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OC Register: Ohtani fever? They’re catching it from Osaka to Anaheim

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ANAHEIM — Shohei Ohtani is as big of a news story in Japan as President Donald Trump is in the United States — perhaps even bigger.

Flip on TV news or pick up a Japanese paper and you will be confronted by a flood of images and stories of the Angels’ new two-way star hitting home runs in three straight games and pitching a near perfect seven innings. The most talked about American figure this week in Japan isn’t Trump, it’s Babe Ruth.

Many of the 127 million people living in Japan wake up to watch Angels games live on TV — often before 5 a.m.

“People are going crazy… Ohtani fever is unbelievably high,” said Kazuma Yano, who is visiting Southern California from a suburb of Osaka, Japan’s second biggest city.

“The first thing people talk about now,” he added, “is Ohtani.”

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That excitement is playing out at Angel Stadium. A week into the season — and just days into what might morph into “Ohtanimania” if he continues to play the way he has — Japanese fans are showing up in Ohtani jerseys and T-shirts.

On Sunday, when Ohtani made his home pitching debut, those fans were part of the biggest regular season day game gate at Angel Stadium in 20 years.

A cluster cheered in Japanese from field level seats behind the Angels dugout, waving Japanese flags and holding up hand-made signs that, in Japanese, said things like “Go Ohtani” and “Sho Time” and, referencing his number, “Love 17.”

Alyssa Gabel, a long-time Angels fan from Placentia, welcomes the buzz.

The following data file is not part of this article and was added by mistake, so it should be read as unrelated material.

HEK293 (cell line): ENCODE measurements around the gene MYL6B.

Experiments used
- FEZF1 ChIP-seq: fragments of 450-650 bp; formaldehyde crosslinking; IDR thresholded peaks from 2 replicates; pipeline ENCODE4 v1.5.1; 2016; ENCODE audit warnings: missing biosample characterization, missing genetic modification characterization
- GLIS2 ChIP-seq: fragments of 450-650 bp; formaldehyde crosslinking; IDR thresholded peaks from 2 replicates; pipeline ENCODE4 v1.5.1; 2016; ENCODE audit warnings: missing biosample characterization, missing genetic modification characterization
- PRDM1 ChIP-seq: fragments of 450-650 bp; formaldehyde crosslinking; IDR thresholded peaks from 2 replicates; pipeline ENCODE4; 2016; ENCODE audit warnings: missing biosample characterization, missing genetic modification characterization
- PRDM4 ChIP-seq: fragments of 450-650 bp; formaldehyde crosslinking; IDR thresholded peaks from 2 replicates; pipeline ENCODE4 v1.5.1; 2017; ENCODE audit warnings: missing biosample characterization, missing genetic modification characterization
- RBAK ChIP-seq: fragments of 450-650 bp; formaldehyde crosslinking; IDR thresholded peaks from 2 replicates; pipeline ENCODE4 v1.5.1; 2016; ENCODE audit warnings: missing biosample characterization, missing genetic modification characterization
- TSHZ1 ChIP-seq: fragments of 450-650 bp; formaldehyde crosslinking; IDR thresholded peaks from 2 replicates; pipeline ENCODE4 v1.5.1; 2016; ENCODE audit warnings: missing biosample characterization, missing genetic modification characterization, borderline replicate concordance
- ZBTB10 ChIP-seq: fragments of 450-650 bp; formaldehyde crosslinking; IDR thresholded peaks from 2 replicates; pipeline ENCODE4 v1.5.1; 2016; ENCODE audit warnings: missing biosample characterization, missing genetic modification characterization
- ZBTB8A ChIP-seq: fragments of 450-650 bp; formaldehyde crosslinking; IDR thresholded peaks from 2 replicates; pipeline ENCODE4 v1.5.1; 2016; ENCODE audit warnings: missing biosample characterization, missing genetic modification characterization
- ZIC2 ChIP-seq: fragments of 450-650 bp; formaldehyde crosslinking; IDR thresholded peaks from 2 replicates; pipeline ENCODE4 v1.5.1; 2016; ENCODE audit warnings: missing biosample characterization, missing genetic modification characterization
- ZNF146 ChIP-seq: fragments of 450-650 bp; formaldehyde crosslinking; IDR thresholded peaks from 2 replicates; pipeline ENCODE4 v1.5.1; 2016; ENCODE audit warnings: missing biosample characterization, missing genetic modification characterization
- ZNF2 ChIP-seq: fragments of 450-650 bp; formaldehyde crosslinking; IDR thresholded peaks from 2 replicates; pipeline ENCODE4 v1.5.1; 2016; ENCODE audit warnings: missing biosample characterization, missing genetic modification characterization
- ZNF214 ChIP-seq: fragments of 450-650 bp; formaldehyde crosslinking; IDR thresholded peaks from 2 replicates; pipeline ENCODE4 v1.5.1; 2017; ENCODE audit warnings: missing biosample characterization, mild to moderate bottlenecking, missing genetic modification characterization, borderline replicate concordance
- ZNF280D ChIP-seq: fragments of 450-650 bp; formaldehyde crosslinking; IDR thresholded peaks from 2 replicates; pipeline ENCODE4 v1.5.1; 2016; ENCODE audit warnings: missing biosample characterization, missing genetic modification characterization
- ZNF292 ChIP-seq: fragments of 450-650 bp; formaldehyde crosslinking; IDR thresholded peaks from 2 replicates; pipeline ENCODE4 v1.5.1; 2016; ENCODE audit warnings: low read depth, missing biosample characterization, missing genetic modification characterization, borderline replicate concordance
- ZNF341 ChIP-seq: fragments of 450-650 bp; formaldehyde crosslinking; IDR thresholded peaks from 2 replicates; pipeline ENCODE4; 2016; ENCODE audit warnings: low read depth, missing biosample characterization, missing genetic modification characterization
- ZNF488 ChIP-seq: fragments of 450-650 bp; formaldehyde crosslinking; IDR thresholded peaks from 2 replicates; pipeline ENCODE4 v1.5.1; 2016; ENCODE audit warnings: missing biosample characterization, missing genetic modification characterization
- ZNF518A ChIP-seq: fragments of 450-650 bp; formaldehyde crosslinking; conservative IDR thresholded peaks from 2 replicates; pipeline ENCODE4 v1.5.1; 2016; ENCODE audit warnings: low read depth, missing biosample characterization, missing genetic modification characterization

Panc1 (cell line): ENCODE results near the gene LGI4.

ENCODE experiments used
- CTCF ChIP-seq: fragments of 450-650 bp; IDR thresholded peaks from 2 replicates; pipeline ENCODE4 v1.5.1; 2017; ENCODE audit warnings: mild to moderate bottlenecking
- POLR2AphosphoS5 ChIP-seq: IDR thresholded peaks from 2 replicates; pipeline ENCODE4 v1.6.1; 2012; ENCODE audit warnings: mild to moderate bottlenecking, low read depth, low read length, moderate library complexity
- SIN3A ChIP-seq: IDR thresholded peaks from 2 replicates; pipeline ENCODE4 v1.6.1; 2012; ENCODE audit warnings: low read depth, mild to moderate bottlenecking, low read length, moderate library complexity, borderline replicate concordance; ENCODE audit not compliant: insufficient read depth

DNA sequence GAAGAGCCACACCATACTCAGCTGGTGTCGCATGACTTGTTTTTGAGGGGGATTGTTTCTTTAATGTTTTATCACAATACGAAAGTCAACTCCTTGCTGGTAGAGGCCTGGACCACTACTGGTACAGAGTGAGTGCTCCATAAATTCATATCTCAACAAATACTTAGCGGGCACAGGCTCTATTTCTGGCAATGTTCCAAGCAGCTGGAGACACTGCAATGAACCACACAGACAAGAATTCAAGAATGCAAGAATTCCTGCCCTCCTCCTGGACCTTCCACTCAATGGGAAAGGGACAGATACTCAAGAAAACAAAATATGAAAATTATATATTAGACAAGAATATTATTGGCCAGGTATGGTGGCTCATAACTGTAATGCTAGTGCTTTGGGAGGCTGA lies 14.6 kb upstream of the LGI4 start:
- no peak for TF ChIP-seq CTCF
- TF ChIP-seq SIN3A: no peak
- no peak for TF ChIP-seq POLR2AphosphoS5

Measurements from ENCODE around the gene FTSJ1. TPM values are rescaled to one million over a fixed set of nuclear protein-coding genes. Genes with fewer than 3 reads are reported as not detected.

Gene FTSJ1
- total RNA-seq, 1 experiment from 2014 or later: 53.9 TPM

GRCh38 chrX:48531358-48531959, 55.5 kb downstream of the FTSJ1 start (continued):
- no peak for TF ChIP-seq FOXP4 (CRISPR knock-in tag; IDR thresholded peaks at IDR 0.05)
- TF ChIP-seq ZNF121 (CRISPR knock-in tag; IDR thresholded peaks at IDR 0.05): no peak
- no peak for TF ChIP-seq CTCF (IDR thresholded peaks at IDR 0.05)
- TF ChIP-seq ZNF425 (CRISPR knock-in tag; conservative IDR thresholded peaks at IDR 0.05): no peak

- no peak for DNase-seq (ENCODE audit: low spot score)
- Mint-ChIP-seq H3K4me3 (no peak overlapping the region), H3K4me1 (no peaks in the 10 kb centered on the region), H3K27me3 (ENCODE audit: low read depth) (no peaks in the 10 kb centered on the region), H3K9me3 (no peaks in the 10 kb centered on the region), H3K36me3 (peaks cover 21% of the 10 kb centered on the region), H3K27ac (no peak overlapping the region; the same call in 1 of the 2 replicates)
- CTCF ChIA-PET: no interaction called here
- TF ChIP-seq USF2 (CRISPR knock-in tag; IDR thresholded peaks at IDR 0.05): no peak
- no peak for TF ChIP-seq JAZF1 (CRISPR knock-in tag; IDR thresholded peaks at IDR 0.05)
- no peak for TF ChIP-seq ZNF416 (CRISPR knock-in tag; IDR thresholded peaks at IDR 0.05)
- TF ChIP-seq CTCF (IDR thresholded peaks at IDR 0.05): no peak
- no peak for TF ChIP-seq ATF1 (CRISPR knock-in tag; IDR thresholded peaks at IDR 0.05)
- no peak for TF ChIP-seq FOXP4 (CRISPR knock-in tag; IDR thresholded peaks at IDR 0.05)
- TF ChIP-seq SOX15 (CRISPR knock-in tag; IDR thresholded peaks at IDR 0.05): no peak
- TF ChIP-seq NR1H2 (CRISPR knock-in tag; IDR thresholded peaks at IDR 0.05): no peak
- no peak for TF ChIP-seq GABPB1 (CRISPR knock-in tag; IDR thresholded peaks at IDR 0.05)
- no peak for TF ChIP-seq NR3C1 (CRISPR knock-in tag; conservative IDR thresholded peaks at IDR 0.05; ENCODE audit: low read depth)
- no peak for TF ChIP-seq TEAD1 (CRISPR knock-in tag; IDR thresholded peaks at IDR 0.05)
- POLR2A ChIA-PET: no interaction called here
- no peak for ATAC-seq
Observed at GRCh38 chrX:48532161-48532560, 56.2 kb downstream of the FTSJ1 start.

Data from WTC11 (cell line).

“There was more than the usual excitement,” Gabel said, adding the Big A atmosphere on Sunday reminded her of the 2002 World Series. “It’s really cool that we can get more culture going through baseball. I know it’s huge in Japan.”

The Angels welcome the buzz, too. At the team’s stadium stores, they set up special Ohtani-oriented sections, peddling Ohtani-themed pennants, towels, caps and the like.

Yano, the fan from outside Osaka, bought his ticket online, at home, after learning that Ohtani would be pitching Sunday. It was the first day of a five-day business trip to Southern California, and the 44-year-old (along with his suitcase) took a shuttle directly from LAX to Anaheim Stadium.

“I consider it a half-business trip because the main purpose is to watch Ohtani,” Yano said, laughing and wearing an Ohtani jersey from the player’s Nippon Ham Fighter days.

“I’ve only bought a ticket for today,” he added, noting that he was watching solo. “But I would probably feel like watching more after this game.”

And Yano said that before Ohtani delivered — again — taking a no hitter into the seventh inning and striking out 12 on his way to a 6-1 win over the Oakland A’s.

Still, while Ohtani is dominating Japanese media the way Trump has taken up all the oxygen generated by American political news, there’s a stark difference.

“I don’t think there’s anyone who dislikes Ohtani,” said Naoyuki Yanagihara, a journalist who has covered Ohtani since 2013, his rookie year for Sports Nippon.